Posts Tagged ‘sake’

Koji – A Magic Ingredient


The term “Koji” can refer to the “Koji-kin” fungus which is sprinkled onto rice and propagated or the resulting “Koji-mai” the “Koji rice” which is the resulting saccharified rice from this propagation as the fungus breaks down the starches in the rice into the smaller sugars.  Its technical name is “Aspergillus Oryzae”.

Nowadays, in the West, the term “Koji” tends to refer to the Koji rice and it is fast becoming the latest new and exciting ingredient in top restaurants.

So, what is Koji rice and why is it such an interesting ingredient?

Traditionally, Koji rice is the first stage in the fermentation process to make four of the main, traditional Japanese condiments used in cooking; miso, soya sauce, sake and vinegar.  It is added to other ingredients for a second stage of fermentation; soya beans and salt to make miso; roasted wheat, soya beans, salt and water to make soya sauce; steamed rice, water and yeast to make sake.

Koji is a micro-organism that creates enzymes which transform the flavour and texture of food creating fermentation.  It creates the enzymes responsible for umami, the fifth taste which has been described as savouriness and deliciousness.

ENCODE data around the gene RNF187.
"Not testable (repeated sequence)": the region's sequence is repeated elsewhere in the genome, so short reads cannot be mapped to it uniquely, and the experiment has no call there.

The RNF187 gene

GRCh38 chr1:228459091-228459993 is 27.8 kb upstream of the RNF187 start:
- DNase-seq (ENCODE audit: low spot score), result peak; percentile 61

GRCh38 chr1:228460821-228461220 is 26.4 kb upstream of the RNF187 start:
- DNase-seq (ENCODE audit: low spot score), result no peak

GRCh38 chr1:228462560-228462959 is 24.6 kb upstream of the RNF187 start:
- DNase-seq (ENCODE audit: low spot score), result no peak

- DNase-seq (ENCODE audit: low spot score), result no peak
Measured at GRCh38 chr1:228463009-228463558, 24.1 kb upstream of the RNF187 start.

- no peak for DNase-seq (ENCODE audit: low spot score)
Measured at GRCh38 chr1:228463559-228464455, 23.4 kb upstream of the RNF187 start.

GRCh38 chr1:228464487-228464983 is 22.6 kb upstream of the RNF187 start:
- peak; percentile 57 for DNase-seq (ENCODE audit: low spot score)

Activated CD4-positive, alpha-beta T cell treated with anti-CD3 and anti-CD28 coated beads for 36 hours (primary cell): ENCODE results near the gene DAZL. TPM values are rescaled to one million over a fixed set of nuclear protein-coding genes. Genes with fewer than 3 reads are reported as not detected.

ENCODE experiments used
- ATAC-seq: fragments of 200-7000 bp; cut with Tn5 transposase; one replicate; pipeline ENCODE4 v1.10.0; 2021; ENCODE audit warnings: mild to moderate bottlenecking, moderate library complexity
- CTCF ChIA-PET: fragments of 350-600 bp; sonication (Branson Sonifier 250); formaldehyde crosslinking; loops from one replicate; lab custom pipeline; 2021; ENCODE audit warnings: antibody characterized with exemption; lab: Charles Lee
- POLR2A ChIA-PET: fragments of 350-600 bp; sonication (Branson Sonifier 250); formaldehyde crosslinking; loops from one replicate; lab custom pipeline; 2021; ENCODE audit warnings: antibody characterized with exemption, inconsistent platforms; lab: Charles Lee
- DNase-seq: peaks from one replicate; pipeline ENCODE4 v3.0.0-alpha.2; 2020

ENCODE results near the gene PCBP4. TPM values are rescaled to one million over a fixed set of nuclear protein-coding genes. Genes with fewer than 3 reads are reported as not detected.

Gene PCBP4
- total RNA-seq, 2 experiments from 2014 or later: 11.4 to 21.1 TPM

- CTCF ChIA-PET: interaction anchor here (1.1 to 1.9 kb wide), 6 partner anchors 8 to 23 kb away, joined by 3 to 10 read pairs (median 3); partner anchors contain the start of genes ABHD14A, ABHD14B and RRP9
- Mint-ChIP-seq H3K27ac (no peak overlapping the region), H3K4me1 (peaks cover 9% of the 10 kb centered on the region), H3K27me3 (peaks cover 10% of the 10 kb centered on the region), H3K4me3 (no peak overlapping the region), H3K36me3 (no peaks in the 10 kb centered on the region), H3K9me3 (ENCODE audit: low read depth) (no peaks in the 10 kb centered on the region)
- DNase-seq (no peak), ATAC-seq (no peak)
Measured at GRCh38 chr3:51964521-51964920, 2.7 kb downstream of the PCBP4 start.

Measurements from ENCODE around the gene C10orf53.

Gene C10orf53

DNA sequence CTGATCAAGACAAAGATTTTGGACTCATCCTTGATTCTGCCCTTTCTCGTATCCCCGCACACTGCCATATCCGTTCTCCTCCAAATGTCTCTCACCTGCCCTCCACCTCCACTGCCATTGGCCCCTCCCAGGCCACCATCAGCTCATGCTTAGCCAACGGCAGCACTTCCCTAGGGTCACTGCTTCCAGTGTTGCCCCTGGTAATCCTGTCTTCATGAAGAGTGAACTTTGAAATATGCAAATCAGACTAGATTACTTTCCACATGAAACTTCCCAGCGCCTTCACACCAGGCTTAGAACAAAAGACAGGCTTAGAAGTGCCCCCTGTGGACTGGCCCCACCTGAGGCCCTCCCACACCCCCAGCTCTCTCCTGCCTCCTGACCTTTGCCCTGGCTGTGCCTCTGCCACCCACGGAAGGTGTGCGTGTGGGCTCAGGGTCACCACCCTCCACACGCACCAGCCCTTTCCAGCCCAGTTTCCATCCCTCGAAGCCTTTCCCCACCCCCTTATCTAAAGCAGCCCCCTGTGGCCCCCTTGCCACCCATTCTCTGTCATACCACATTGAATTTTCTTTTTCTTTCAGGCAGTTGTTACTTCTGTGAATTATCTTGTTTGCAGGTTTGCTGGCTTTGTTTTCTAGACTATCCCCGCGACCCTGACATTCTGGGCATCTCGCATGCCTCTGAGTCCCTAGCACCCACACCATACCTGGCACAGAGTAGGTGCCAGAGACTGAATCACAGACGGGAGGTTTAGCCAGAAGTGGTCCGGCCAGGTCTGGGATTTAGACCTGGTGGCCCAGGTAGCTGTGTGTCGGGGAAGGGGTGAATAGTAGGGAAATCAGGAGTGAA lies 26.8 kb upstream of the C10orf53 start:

In Japan, Koji rice is used to make home-made miso, Amazake (a sweet rice drink), Shio-koji pickles and more recently to make roasted Koji tea which has lovely caramel aromatics.  In non-Japanese cuisine, Koji rice has been used to cure meat increasing the umami content, in ice cream, bread, a parmesan style ricotta and to make butternut squash miso.  Furthermore, meat and fish are marinated with Shio-koji (a salted Koji rice paste) and Amazake.

In Japan, Koji is revered due to its ability to create umami and the traditional condiments without which Japanese cuisine would not take the form it currently has.  12 October has been named as National Koji Day and there is even a very popular Koji manga character called “Moyashimon”.

During my research into koji I came across this podcast on Koji from the US which may be of interest.



Harpers Wine & Spirits article on sake

Anne Krebiehl wrote an article about the potential for future sake sales in the UK this week in Harpers Wine & Spirits.  She explained how there are a number of people working hard in the industry to guide customers in the selection of sake.  Alongside Ayako Watanabe of Saki Bar and Food Emporium, I was interviewed as a case study for the article.

Harpers 16 July 2010 – Sake

Harpers 16 July 2010 – Sake 2

Harpers 16 July 2010 – Sake 3

Anthony Rose writes about Sake and Indian Food

Anthony Rose wrote about Sake and Indian Food in the Independent Magazine today and how well cold sake works with Indian food.

The write-up is in reference to the Sake Tasting Dinner which I hosted at Moti Mahal on 27 May 2010.

He picked up on three of the sake presented, Aki no Ta, Fukurokuju Junmai and Yoikigen Daiginjo (which is unfortunately misspelt).

The Sake Tasting menu at Moti Mahal is only available until 31 July.

International Wine Challenge 2010 – Sake Results